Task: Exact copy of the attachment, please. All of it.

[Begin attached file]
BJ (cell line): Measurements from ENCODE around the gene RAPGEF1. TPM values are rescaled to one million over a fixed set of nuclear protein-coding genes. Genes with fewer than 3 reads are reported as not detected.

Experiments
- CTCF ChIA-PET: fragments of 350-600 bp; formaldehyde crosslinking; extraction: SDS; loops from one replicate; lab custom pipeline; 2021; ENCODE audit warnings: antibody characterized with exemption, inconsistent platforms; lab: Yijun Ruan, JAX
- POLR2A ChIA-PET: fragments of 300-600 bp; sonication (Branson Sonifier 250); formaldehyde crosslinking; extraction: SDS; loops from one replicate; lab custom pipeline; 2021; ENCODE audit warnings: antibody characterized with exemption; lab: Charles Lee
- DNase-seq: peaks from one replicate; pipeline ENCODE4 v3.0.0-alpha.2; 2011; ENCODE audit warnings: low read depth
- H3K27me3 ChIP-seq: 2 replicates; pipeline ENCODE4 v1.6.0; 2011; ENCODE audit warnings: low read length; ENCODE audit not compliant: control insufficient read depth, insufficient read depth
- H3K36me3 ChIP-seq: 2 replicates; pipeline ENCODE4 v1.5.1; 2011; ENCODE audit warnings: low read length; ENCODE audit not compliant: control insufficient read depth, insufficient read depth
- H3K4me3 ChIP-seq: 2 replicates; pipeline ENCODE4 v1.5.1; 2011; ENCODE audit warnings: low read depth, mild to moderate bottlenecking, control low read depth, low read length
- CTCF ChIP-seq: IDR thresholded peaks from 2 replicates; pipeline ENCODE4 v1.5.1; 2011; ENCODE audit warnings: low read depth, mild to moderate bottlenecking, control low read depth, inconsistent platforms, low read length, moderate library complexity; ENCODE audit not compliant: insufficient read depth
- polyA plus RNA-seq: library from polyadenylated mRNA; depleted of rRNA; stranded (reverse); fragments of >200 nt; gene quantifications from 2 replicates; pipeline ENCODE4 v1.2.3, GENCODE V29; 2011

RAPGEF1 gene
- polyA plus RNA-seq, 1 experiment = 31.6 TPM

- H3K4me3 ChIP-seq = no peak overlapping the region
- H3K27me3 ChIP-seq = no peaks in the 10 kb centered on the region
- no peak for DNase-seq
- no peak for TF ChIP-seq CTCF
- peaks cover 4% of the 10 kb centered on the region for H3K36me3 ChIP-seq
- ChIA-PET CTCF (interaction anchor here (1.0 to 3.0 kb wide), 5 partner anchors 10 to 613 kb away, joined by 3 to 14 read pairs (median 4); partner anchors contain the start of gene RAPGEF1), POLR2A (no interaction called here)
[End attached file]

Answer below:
BJ (cell line): Measurements from ENCODE around the gene RAPGEF1. TPM values are rescaled to one million over a fixed set of nuclear protein-coding genes. Genes with fewer than 3 reads are reported as not detected.

Experiments
- CTCF ChIA-PET: fragments of 350-600 bp; formaldehyde crosslinking; extraction: SDS; loops from one replicate; lab custom pipeline; 2021; ENCODE audit warnings: antibody characterized with exemption, inconsistent platforms; lab: Yijun Ruan, JAX
- POLR2A ChIA-PET: fragments of 300-600 bp; sonication (Branson Sonifier 250); formaldehyde crosslinking; extraction: SDS; loops from one replicate; lab custom pipeline; 2021; ENCODE audit warnings: antibody characterized with exemption; lab: Charles Lee
- DNase-seq: peaks from one replicate; pipeline ENCODE4 v3.0.0-alpha.2; 2011; ENCODE audit warnings: low read depth
- H3K27me3 ChIP-seq: 2 replicates; pipeline ENCODE4 v1.6.0; 2011; ENCODE audit warnings: low read length; ENCODE audit not compliant: control insufficient read depth, insufficient read depth
- H3K36me3 ChIP-seq: 2 replicates; pipeline ENCODE4 v1.5.1; 2011; ENCODE audit warnings: low read length; ENCODE audit not compliant: control insufficient read depth, insufficient read depth
- H3K4me3 ChIP-seq: 2 replicates; pipeline ENCODE4 v1.5.1; 2011; ENCODE audit warnings: low read depth, mild to moderate bottlenecking, control low read depth, low read length
- CTCF ChIP-seq: IDR thresholded peaks from 2 replicates; pipeline ENCODE4 v1.5.1; 2011; ENCODE audit warnings: low read depth, mild to moderate bottlenecking, control low read depth, inconsistent platforms, low read length, moderate library complexity; ENCODE audit not compliant: insufficient read depth
- polyA plus RNA-seq: library from polyadenylated mRNA; depleted of rRNA; stranded (reverse); fragments of >200 nt; gene quantifications from 2 replicates; pipeline ENCODE4 v1.2.3, GENCODE V29; 2011

RAPGEF1 gene
- polyA plus RNA-seq, 1 experiment = 31.6 TPM

- H3K4me3 ChIP-seq = no peak overlapping the region
- H3K27me3 ChIP-seq = no peaks in the 10 kb centered on the region
- no peak for DNase-seq
- no peak for TF ChIP-seq CTCF
- peaks cover 4% of the 10 kb centered on the region for H3K36me3 ChIP-seq
- ChIA-PET CTCF (interaction anchor here (1.0 to 3.0 kb wide), 5 partner anchors 10 to 613 kb away, joined by 3 to 14 read pairs (median 4); partner anchors contain the start of gene RAPGEF1), POLR2A (no interaction called here)